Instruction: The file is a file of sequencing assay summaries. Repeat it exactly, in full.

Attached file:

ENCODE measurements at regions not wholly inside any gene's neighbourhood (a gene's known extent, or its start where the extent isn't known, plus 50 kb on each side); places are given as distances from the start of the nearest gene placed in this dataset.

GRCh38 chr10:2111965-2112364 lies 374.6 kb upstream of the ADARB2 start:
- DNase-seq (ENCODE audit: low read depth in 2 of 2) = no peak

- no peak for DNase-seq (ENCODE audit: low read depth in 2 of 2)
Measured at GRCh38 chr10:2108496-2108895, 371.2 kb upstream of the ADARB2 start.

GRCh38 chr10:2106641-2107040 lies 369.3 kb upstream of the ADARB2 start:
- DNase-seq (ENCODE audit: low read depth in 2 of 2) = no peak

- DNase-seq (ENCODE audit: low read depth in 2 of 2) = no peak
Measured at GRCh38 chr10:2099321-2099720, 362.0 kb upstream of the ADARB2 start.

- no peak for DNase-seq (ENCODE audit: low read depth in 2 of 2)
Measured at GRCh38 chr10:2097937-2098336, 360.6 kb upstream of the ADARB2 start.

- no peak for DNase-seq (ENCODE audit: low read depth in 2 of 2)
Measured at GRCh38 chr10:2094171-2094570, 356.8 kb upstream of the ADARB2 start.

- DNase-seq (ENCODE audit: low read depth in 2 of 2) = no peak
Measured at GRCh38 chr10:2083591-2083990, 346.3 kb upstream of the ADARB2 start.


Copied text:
ENCODE measurements at regions not wholly inside any gene's neighbourhood (a gene's known extent, or its start where the extent isn't known, plus 50 kb on each side); places are given as distances from the start of the nearest gene placed in this dataset.

GRCh38 chr10:2111965-2112364 lies 374.6 kb upstream of the ADARB2 start:
- DNase-seq (ENCODE audit: low read depth in 2 of 2) = no peak

- no peak for DNase-seq (ENCODE audit: low read depth in 2 of 2)
Measured at GRCh38 chr10:2108496-2108895, 371.2 kb upstream of the ADARB2 start.

GRCh38 chr10:2106641-2107040 lies 369.3 kb upstream of the ADARB2 start:
- DNase-seq (ENCODE audit: low read depth in 2 of 2) = no peak

- DNase-seq (ENCODE audit: low read depth in 2 of 2) = no peak
Measured at GRCh38 chr10:2099321-2099720, 362.0 kb upstream of the ADARB2 start.

- no peak for DNase-seq (ENCODE audit: low read depth in 2 of 2)
Measured at GRCh38 chr10:2097937-2098336, 360.6 kb upstream of the ADARB2 start.

- no peak for DNase-seq (ENCODE audit: low read depth in 2 of 2)
Measured at GRCh38 chr10:2094171-2094570, 356.8 kb upstream of the ADARB2 start.

- DNase-seq (ENCODE audit: low read depth in 2 of 2) = no peak
Measured at GRCh38 chr10:2083591-2083990, 346.3 kb upstream of the ADARB2 start.